The Word became flesh and blood, and moved into the neighborhood. – John 1:14

I have come that they may have life, and have it to the full. – John 10:10b


When the Word became flesh – when the Eternal Son of God took on humanity – he did not partially become a man. He fully became a human being. And it was in that humanity, that Jesus showed us – not how to be better Christians – but how to live in the fullness of our humanity.

God cares about every part of us. Emotionally, Physically, Spiritually, and Mentally. So, we see it as a primary function of the church to develop people holistically.


Here’s some irony – God never changes, yet He is all about changing us. Therefore, we not only embrace change, but we are people of change. Initiators. Leaders. Activists.

It’s a fact that if you want what you’ve never had, you’ve got to be willing to do what you’ve never done. This is true personally and also collectively – as a church community. Therefore, we will always remember that the only thing that is not subject to change is our core calling of loving God and loving people. Everything else…is subject to change. This means that we will remain flexible and fluid when it comes to almost everything we do. What’s right for our community today, may not be right tomorrow. What’s was right for us yesterday, may not be right for us today. The best thing we can do is to keep our ear to the ground, our hearts open, and courageously ready to say YES to what’s next.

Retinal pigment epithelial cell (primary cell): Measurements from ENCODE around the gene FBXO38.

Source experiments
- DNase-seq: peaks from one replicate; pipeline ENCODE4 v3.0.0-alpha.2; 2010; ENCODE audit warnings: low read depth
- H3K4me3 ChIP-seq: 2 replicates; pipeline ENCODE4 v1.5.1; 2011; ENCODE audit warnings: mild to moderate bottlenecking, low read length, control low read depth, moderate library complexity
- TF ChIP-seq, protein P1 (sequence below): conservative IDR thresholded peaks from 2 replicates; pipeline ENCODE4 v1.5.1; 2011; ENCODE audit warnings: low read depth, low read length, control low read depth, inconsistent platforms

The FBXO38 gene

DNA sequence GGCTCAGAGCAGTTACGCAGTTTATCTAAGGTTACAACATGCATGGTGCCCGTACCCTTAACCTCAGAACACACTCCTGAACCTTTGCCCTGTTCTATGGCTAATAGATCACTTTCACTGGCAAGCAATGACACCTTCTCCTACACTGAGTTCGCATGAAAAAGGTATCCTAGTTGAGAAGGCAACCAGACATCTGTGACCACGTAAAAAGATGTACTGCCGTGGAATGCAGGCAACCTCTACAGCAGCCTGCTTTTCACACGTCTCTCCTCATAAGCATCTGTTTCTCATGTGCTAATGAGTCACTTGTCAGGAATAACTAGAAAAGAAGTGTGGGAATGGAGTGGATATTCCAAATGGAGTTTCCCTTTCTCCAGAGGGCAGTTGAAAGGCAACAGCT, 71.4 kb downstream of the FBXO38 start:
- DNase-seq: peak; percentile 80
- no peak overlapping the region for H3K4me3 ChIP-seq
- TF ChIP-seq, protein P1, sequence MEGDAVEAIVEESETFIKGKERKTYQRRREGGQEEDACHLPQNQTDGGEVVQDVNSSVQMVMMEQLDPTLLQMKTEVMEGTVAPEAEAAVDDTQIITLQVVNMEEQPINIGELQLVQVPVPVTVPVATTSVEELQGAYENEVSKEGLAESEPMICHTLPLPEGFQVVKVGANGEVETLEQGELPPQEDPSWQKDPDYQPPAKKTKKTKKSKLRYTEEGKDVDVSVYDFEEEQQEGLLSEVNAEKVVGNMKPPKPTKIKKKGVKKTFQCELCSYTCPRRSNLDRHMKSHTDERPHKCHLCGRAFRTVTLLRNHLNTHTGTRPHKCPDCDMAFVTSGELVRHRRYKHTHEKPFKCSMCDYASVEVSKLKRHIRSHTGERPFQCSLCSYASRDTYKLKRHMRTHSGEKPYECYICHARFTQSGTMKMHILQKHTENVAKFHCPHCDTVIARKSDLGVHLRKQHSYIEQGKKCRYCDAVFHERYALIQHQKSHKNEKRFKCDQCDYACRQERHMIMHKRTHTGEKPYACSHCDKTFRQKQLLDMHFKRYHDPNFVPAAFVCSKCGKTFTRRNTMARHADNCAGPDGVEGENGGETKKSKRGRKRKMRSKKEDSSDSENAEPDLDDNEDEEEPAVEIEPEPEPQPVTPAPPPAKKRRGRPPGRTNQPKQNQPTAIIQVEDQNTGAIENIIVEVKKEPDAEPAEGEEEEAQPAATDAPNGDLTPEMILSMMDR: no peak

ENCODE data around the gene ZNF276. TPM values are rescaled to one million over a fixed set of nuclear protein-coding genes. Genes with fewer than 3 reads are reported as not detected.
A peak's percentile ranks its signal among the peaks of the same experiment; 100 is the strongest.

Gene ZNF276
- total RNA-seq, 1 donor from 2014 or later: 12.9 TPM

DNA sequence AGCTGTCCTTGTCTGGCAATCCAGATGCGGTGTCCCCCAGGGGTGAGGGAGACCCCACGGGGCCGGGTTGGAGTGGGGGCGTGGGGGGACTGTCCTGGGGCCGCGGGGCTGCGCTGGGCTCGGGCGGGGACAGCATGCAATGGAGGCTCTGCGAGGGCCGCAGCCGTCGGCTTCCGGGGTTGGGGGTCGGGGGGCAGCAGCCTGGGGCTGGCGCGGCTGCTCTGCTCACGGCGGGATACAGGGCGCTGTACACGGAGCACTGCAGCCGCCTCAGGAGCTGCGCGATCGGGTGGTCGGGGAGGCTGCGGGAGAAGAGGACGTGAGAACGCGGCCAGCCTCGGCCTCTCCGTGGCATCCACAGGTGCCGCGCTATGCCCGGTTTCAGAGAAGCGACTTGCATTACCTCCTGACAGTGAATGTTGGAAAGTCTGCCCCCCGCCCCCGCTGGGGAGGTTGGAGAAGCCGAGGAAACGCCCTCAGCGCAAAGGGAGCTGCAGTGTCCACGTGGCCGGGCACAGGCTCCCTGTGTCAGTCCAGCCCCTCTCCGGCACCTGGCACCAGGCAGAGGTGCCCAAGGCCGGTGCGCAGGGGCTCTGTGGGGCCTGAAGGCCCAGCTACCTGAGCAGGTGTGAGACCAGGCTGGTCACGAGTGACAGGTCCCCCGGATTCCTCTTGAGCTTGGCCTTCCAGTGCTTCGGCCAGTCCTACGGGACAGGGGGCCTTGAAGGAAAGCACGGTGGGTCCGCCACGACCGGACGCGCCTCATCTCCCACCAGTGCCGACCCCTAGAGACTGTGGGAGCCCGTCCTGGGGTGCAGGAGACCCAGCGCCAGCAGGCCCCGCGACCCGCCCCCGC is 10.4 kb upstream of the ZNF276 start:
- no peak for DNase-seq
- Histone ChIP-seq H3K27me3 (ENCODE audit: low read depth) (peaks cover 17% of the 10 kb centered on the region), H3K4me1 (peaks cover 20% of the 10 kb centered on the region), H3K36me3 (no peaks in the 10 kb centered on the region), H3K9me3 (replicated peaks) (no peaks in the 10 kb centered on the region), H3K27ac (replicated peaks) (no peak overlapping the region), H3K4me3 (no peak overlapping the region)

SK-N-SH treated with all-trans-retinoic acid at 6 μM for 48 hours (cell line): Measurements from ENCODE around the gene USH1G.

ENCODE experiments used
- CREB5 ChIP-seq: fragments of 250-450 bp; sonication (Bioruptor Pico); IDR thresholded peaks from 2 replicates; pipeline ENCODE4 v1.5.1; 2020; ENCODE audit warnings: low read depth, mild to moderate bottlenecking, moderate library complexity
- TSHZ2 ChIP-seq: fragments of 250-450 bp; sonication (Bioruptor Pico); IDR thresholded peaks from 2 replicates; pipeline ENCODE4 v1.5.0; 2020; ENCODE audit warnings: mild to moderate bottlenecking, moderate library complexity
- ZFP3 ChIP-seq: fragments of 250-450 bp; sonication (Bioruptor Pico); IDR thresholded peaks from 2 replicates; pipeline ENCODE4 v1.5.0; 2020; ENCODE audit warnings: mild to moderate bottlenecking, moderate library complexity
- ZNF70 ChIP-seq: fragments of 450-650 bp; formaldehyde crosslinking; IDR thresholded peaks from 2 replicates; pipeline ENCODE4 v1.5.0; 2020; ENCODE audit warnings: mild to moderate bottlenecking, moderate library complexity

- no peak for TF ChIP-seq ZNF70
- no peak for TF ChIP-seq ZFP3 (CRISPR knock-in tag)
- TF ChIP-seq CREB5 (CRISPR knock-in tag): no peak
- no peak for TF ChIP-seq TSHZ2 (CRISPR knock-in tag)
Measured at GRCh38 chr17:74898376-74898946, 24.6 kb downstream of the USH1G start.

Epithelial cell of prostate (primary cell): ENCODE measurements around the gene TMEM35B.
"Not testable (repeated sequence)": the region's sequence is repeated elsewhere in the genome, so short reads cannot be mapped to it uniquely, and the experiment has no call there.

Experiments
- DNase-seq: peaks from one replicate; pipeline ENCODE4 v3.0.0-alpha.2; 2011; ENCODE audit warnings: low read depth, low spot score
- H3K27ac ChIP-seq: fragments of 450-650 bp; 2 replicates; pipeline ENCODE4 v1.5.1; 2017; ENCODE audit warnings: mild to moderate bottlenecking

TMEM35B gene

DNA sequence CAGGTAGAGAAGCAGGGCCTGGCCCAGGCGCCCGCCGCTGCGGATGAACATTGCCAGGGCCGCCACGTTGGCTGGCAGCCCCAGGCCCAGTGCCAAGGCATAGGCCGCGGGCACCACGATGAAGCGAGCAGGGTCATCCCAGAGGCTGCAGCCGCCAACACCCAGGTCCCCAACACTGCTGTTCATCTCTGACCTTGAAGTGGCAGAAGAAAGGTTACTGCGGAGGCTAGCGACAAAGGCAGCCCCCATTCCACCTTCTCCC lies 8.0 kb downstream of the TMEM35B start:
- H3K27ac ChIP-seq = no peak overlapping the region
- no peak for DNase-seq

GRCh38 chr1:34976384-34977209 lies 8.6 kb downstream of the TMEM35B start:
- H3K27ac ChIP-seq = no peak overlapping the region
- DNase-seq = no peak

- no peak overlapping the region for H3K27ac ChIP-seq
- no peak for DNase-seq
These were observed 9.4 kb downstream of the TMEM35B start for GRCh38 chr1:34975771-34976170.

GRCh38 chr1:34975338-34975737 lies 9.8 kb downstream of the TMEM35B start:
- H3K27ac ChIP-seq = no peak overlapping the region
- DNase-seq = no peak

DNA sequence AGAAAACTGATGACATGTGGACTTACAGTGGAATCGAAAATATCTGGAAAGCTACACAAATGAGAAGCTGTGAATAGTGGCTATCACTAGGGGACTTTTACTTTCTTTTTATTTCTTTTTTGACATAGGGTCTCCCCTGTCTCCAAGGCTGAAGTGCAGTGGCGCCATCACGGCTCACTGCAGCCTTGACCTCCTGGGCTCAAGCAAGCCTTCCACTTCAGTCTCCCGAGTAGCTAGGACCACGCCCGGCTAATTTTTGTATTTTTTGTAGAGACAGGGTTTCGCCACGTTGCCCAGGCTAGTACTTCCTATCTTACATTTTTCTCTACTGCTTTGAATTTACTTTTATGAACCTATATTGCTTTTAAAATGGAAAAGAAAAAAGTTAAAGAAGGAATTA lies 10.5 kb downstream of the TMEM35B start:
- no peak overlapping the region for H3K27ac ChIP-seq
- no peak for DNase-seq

“The eye is the lamp of the body. If your eyes are healthy, your whole body will be full of light. But if your eyes are unhealthy, your whole body will be full of darkness. If then the light within you is darkness, how great is that darkness! – Matthew 6:22-23

One of the best things we could ever be about is helping people see through better lenses. Everything else flows out of how we are seeing ourselves, God, and others. How we see impacts how we think, and how we think impacts how we live.


Contemplation is not an event – it is a posture. And it’s what allows us to begin seeing things differently. It’s what empowers us to take a fresh look at ourselves, others, God, and even the world around us.

It what moves us beyond those black and white, linear lenses that seem to fit so comfortably. And instead of walking around judging, dividing, splitting, or categorizing, the lenses of contemplation enable us to become people who see and bring wholeness everywhere we go.

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